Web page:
On the surface, relief and development seems like the simplest, most ethical work in the world. Helping people in need looks easy. Like most work worth doing, though, it’s extraordinarily complicated.
These are just a few, representative, ethical dilemmas:
1. Giving stuff instead of training and capacity building creates a culture of dependency. People rely on what you are giving them instead of finding a way to get it themselves. They get in the habit of looking outside their communities for positive change. And when you stop providing aid, they’ll have lost the skill of providing for themselves. Providing training and technical assistance requires huge amounts of money to be paid to outside experts, while leaving immediate needs unmet.
2. Hiring your staff locally and paying them well distorts the local labor market and pulls local talent away from government, local NGOs, and other domestic institutions. Paying market average salaries makes it hard to recruit and retain staff. It leaves your staff struggling to survive, and guarantees resentment of expatriate employees. Programs based on expat labor don’t help the local economy, and they cost a fortune.
3. Following host government policy will often require you to move so slowly that people suffer, waiting for your programs to get going. You may be forced to use outdated models for your programs. Ignoring host government policy erodes local capacity and weakens the government, which can lead to mass suffering if the government loses control of the country.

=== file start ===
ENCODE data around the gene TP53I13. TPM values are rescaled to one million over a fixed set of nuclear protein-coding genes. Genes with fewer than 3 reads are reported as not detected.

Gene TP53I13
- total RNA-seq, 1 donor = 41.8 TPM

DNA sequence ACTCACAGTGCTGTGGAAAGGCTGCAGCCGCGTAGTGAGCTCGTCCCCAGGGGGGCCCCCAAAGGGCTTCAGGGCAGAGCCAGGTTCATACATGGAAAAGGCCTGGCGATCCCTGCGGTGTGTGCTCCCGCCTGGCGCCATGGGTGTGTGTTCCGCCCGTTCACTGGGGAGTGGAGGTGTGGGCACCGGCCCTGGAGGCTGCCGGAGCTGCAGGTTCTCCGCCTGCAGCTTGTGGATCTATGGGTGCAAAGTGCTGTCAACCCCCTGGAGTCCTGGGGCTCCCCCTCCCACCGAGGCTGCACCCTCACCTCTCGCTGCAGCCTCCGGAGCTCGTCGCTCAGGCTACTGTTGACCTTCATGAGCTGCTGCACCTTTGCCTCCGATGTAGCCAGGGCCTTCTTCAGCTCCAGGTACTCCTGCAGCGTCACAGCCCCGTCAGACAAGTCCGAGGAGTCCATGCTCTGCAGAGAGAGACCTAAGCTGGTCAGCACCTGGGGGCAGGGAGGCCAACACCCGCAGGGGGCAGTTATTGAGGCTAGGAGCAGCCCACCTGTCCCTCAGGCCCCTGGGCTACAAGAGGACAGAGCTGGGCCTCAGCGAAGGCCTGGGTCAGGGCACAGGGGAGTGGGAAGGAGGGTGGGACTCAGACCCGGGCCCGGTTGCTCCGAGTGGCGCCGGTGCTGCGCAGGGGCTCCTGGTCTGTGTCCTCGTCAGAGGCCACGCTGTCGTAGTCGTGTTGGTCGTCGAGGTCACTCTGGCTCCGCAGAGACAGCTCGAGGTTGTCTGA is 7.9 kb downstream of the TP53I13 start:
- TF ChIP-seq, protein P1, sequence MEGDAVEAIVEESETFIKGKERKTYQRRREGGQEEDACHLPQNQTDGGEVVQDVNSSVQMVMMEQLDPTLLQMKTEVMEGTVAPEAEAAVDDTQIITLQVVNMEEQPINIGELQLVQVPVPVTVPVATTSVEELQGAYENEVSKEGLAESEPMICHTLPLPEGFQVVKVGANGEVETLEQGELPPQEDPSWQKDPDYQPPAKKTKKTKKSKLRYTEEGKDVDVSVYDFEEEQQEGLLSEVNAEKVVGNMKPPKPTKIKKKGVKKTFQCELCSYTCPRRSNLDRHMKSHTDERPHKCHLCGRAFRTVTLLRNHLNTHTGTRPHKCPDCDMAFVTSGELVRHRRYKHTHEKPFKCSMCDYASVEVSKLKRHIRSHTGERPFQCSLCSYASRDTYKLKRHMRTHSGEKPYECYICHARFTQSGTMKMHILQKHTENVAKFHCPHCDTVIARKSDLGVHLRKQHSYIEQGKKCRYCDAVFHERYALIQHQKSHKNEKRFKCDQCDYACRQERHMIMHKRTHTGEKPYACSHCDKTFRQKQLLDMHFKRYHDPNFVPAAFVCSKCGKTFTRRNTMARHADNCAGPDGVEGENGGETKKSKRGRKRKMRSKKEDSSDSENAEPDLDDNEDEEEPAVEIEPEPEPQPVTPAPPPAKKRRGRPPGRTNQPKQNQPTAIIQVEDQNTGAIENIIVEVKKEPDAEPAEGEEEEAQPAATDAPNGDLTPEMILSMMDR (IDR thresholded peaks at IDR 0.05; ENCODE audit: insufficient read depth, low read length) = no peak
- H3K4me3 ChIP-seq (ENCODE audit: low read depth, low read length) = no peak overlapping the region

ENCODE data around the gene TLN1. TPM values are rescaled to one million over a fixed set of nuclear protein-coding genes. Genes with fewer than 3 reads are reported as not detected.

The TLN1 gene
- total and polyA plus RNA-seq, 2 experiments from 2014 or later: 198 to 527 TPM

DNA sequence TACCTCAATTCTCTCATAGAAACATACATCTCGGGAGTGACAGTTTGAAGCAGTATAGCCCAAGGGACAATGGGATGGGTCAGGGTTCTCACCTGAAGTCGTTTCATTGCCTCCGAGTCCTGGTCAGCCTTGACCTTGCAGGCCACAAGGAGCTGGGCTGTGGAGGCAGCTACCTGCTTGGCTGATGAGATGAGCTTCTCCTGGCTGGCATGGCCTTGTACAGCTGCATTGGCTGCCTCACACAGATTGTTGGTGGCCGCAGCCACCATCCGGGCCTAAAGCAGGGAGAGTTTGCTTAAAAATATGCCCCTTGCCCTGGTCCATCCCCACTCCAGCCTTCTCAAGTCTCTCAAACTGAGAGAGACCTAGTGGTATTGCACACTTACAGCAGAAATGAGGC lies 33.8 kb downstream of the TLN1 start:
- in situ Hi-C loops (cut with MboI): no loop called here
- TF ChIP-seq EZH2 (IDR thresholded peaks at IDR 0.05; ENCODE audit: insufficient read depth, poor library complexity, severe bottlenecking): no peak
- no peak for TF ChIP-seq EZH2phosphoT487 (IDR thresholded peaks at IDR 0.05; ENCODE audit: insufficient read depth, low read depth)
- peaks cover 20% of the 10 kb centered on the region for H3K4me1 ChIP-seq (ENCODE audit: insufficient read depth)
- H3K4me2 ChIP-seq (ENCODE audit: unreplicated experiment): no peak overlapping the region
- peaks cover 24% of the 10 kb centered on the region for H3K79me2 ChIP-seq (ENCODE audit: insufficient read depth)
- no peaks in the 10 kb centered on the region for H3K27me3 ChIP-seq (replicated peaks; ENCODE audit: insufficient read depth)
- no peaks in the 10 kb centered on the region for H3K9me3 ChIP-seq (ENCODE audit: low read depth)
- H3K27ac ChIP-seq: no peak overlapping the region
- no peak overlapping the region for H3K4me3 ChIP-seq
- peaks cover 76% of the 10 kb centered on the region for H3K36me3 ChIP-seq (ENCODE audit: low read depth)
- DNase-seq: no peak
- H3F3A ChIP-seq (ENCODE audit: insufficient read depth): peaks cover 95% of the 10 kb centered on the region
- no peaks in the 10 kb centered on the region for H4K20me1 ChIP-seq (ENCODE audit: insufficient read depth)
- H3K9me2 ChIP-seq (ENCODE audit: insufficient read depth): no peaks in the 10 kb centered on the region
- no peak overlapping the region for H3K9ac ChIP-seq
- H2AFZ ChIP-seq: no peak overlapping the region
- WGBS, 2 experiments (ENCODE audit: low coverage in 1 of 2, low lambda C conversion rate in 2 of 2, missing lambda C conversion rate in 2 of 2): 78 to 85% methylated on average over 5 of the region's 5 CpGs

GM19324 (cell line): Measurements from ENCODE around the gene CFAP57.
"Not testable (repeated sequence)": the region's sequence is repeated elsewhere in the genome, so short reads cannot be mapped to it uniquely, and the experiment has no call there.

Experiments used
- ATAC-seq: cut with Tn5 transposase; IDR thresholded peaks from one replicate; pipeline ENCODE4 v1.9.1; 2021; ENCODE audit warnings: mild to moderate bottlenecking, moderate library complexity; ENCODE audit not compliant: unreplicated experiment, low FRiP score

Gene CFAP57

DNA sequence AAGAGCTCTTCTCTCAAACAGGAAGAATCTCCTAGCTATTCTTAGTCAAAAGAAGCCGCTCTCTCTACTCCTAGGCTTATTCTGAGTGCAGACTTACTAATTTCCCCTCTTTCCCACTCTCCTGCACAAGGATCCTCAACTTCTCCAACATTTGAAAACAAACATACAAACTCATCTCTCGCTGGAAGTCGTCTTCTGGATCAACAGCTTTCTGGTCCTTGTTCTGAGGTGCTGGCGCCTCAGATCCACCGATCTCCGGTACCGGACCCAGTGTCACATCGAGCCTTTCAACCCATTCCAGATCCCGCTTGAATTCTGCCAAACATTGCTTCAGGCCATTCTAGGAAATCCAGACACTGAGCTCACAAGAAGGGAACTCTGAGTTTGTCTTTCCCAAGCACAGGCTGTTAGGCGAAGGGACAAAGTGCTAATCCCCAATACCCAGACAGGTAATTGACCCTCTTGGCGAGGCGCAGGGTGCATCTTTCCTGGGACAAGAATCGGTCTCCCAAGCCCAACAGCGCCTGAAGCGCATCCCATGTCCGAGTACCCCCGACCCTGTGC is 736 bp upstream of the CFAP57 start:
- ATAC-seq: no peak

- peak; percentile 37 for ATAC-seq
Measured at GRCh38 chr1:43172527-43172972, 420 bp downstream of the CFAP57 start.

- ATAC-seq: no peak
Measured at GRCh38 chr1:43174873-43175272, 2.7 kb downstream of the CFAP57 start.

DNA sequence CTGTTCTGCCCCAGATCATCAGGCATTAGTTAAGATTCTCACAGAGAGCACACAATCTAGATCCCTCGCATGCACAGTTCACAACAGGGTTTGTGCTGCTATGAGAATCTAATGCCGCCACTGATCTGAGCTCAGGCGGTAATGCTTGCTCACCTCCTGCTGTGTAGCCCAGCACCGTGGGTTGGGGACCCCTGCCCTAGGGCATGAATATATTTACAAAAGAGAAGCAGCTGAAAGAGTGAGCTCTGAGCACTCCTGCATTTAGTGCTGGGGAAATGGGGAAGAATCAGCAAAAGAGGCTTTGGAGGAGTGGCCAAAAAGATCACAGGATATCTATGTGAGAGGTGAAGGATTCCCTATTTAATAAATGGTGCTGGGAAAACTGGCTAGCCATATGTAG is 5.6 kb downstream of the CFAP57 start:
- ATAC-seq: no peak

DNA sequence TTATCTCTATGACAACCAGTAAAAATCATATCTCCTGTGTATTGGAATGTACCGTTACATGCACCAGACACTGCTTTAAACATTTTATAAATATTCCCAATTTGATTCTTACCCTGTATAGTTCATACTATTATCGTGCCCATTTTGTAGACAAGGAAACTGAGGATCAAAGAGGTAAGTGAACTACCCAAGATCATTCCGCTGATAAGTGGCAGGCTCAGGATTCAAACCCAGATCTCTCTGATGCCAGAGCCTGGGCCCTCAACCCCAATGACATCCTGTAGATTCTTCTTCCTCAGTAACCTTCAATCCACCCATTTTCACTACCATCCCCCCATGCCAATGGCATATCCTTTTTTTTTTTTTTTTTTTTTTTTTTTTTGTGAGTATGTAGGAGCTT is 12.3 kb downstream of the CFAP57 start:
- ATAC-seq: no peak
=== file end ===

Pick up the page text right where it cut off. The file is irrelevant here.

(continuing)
4. Paying bribes to get things done promotes a culture of corruption and is illegal under US law. Refusing to pay bribes will get you kicked out of the country, abandoning your partner communities.
5. Working with institutions such as orphanages and homes for the disabled provides help to the most vulnerable segments of the population. Orphanages and institutions, however, have been conclusively demonstrated to be the worst approach to care. Your assistance in improving these places may help to keep them in existence and encourage placing children in them.
I am not telling you to get depressed and give up. I’m really not; doing nothing also has terrible consequences. I am telling you to think about the choices you make and what those choices mean. Look for the unintended consequences of your programs. Do your homework. Red about similar efforts, what went right and what went wrong. Talk to your local staff and other NGOs.
You will have to make choices that cause damage. Make sure your positive impact is exponentially greater.